Silk baptism gowns.
Dear, dear friends.
The scent of sweet baby mingled with fresh cut lilies, roses, and incense.
These are just a few words and thoughts that come to mind when I try to recap Jack's baptism day.
It was a beautiful day. Our son was welcomed into the Church - baptized in the water - annointed with oil by the bishop, and sealed with Christ's love. Forever.
We were surrounded with love from friends, family, and our entire congregation.
The sermon prior to the baptism by Canon Riegel touched my heart.
"These children belong to God’s family not because they believe and confess just the right thing, not because they have earned some place in the world. Who knows what they may be in the future.
Do you remember the old jump rope ditty? “Tinker, tailor, soldier, sailor, rich man, poor man, beggar man, thief, doctor, lawyer, Indian chief.” Who knows our children what will be? In part that will be determined by how we hold them, love them, let them go.
In part their life with God will be effected by godparents and about how the church welcomes and guides them. For sure they will all be very different. They will go to different schools, follow different political parties, develop different values; they will have all sorts of jobs and professions, yes.
But in Baptism they are made one family, God’s family, in which different people can find unity with each other. We proclaim a Christian faith that is not about uniformity, but rather about the unity we experience through one Lord, through one faith, and through one baptism....."
Hold them. Love them. Let them go. I know that is my job as a mother, to love my son, to hold him tight, and if I've done my job well, to let him go. Thankfully I'll have a while to get used to the idea, at least 20 or so years if God takes pity on me.
Jack, who had fallen asleep in my arms prior to the baptism itself was none too happy to awake in the arms of our priest, splashing huge handfulls of clear cool water on his head - as he was baptized in the name of the Father, the Son, and the Holy Spirit.
He grumbled a bit as he was startled awake, but settled into the priest's arms as he was annointed by the bishop. He wooed the congregation as the priest carried him around to show him off - John Edwin - the newest member of Trinity Cathedral. He smiled his wide, gummy grin.
We had our other children stand alongside us for the baptism. Anna marveled at the ceremony - taking it all in with big eyes, trying to understand what was happening - and I suspect understanding more than many in her wise soul. She was a little bit worried too, worried that the water might be too hot on Jack's sweet head - because babies can't be around hot water, you know.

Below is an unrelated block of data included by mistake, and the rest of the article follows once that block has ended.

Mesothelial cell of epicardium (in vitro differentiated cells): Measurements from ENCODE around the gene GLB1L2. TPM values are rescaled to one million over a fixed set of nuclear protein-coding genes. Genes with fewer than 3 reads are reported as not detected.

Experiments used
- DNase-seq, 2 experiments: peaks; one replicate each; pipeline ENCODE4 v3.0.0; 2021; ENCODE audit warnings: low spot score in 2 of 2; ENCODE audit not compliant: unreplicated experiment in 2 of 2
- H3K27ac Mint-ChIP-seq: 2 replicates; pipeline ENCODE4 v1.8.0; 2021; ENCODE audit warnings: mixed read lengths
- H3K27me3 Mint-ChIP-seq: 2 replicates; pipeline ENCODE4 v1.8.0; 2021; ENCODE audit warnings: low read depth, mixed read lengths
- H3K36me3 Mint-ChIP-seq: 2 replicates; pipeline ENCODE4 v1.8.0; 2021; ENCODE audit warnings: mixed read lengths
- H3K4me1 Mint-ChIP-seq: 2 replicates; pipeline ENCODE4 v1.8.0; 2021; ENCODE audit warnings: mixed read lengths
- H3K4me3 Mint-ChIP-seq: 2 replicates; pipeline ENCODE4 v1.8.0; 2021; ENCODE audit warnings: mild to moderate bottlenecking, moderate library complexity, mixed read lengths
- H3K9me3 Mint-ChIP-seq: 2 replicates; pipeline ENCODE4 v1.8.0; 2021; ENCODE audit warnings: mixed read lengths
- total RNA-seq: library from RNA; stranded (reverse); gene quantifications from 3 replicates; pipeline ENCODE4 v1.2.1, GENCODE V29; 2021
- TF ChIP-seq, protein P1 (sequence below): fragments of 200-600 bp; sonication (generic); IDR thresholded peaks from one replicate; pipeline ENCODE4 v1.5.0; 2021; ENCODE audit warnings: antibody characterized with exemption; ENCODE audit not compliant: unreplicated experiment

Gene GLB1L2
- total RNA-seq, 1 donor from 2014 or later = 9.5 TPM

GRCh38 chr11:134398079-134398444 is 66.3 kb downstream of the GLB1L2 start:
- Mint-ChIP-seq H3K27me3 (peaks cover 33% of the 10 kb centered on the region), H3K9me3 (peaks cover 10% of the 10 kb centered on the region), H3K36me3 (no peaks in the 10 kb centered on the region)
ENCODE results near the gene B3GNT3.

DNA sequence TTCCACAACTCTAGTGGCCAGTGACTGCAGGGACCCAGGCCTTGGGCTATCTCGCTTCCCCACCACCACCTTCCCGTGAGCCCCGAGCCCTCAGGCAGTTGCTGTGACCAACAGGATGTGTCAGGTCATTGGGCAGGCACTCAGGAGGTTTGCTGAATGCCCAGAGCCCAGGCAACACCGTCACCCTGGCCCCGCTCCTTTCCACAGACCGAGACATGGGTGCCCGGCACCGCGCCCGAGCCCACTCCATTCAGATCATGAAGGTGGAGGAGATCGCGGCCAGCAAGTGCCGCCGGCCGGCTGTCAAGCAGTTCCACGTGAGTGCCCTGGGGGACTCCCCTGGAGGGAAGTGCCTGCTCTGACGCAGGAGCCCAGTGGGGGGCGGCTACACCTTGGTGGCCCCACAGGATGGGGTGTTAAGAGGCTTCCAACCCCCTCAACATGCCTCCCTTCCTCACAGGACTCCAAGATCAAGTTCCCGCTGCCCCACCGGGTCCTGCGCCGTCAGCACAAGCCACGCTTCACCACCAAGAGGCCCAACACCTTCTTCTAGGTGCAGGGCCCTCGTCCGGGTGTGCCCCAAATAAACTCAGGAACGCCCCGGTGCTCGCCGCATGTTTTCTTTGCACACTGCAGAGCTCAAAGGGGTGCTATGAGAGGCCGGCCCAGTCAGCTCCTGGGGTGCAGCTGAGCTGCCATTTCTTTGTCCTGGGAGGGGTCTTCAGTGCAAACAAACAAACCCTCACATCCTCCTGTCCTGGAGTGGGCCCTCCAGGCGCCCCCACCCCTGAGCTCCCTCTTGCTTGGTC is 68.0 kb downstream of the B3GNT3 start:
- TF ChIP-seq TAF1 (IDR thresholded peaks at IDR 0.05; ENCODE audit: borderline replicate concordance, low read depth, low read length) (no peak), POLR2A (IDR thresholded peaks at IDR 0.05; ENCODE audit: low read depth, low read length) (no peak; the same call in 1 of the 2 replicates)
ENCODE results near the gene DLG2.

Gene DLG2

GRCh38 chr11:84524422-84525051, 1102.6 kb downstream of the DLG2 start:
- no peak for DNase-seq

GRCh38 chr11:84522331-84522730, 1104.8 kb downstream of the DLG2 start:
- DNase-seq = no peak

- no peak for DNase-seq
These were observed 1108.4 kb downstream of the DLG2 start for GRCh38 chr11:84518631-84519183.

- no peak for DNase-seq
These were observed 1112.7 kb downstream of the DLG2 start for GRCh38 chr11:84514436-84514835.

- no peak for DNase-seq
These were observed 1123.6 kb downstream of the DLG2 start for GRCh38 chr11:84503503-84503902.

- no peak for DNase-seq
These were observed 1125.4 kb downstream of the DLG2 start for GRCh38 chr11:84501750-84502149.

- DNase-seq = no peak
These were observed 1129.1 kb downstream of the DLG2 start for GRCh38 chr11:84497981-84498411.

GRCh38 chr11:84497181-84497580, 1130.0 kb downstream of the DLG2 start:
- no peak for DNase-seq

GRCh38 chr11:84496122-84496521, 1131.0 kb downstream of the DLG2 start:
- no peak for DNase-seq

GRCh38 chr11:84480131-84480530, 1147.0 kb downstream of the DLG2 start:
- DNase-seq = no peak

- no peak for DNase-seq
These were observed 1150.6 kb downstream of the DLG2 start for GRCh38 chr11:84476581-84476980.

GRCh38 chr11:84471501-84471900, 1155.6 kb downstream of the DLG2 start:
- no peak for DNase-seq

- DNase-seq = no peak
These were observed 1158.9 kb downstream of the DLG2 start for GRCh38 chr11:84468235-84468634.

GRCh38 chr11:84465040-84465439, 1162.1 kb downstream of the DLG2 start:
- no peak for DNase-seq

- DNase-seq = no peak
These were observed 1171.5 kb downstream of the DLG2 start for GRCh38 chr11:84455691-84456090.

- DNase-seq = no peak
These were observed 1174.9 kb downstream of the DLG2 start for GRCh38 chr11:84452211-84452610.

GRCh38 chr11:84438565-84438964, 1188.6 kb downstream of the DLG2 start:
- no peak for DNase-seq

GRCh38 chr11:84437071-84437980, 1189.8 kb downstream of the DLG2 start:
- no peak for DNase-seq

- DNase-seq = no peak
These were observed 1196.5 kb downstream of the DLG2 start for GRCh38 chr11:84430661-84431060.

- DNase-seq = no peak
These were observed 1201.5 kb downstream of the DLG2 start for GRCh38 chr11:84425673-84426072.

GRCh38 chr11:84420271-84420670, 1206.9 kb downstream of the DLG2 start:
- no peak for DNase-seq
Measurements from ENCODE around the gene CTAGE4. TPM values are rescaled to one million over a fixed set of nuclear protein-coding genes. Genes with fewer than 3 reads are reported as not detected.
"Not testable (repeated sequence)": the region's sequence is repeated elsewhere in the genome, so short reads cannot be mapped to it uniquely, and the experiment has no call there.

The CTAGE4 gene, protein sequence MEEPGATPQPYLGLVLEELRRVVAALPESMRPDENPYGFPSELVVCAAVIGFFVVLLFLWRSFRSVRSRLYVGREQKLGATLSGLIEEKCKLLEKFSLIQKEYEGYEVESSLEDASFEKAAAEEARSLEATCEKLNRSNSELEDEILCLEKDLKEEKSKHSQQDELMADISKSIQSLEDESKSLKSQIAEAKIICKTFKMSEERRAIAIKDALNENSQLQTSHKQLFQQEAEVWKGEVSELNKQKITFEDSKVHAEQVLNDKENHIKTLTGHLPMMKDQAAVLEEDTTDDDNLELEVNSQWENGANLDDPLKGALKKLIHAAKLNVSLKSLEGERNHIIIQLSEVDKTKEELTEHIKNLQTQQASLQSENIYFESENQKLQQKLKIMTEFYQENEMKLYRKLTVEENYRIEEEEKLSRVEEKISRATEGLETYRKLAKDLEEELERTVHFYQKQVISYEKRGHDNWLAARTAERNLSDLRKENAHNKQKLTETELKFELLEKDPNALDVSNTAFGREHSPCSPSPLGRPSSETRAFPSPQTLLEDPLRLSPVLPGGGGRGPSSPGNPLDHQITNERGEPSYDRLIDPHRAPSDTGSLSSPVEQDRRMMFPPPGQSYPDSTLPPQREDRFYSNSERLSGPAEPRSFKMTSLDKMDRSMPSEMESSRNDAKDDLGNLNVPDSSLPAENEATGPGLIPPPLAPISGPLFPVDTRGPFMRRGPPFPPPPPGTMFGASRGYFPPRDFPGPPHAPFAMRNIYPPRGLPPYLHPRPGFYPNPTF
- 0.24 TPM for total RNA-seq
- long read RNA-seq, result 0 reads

James, well James was just interested in the fact that his little brother was getting wet - and said so - loudly - as he pointed and said 'his head is wet mommy!'
We all smiled.
My heart swelled.
Tears came to my eyes.
I am a mother.
I am a mother of three beautiful children.
God has blessed me in ways I can't begin to articulate - words fail me.
We followed the baptism ceremony with brunch at our home - that was flawless thanks to the help of some very dear friends - who helped prepare, clean, child wrangle, arrange, organize, put food out, ice down drinks, and most importantly, help me keep my sanity.
We ate, we drank, we laughed, we listened to the children run and play and squeal. We smelled sweet flowers, we held baby Jack (until he fussed and wiggled and wanted to just go to sleep and stretch out), and we enjoyed each other's company.
It was indeed a beautiful day.
It was also bittersweet. I missed my parents. I missed my dad, who would have been right there in the kitchen - serving up food - or at my makeshift bar - mixing up Bloody Mary's and mimosas. He would have been bursting at the seams with pride - showing off his grandson.
I missed my mom, who would have been so proud - and probably wouldn't have let anyone else hold her grandson. She would have been by my side, telling stories of my baptism, stories I barely remember from when she told them to me years ago. She would have looked over at me, and smiled, and a thousand words would have passed between us. Words of pride. Of love. Of just knowing what it is like to be a mother.
It's an odd feeling - one I don't think I'll ever get used to, not that I'd want to - that feeling of utter pride and joy and happiness as a parent, coupled with that feeling of loss and sadness of celebrating another milestone in the absence of my family.
I miss you daddy. I love you.
I miss you mommy. I love you.
I know both of you would have been as proud as can be.